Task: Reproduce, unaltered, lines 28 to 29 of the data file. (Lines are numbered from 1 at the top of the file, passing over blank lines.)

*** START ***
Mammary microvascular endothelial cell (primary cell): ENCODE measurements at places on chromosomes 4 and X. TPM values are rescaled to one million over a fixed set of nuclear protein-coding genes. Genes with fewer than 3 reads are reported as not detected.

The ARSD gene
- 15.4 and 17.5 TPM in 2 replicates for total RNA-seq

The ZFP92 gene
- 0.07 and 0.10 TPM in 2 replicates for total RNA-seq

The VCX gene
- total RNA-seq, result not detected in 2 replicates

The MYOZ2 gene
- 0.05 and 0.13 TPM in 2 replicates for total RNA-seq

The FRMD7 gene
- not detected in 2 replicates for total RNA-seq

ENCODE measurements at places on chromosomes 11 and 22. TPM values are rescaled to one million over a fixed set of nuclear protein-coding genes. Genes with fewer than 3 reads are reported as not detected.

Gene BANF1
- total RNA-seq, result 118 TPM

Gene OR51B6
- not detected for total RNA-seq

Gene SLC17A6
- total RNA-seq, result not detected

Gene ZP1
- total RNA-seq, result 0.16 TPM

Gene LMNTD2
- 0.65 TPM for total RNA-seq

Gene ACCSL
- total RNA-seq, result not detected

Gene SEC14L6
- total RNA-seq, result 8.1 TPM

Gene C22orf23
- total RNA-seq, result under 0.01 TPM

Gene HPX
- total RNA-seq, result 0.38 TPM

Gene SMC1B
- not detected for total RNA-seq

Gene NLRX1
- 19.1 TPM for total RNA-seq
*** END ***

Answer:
- total RNA-seq, result under 0.01 TPM

Gene HPX